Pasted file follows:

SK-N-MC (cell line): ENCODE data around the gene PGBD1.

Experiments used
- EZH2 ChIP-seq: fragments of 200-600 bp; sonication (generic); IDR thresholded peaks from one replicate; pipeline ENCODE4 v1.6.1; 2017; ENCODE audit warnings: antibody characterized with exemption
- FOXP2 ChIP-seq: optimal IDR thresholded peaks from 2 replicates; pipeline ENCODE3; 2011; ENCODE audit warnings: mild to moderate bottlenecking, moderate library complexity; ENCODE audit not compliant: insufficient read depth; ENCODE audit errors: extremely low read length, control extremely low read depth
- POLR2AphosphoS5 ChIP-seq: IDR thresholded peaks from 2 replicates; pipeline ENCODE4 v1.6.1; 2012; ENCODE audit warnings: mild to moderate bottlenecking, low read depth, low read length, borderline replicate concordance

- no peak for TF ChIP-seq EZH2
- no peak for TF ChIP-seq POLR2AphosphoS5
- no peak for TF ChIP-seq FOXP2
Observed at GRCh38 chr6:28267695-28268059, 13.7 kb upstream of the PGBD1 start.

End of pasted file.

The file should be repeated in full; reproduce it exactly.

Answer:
SK-N-MC (cell line): ENCODE data around the gene PGBD1.

Experiments used
- EZH2 ChIP-seq: fragments of 200-600 bp; sonication (generic); IDR thresholded peaks from one replicate; pipeline ENCODE4 v1.6.1; 2017; ENCODE audit warnings: antibody characterized with exemption
- FOXP2 ChIP-seq: optimal IDR thresholded peaks from 2 replicates; pipeline ENCODE3; 2011; ENCODE audit warnings: mild to moderate bottlenecking, moderate library complexity; ENCODE audit not compliant: insufficient read depth; ENCODE audit errors: extremely low read length, control extremely low read depth
- POLR2AphosphoS5 ChIP-seq: IDR thresholded peaks from 2 replicates; pipeline ENCODE4 v1.6.1; 2012; ENCODE audit warnings: mild to moderate bottlenecking, low read depth, low read length, borderline replicate concordance

- no peak for TF ChIP-seq EZH2
- no peak for TF ChIP-seq POLR2AphosphoS5
- no peak for TF ChIP-seq FOXP2
Observed at GRCh38 chr6:28267695-28268059, 13.7 kb upstream of the PGBD1 start.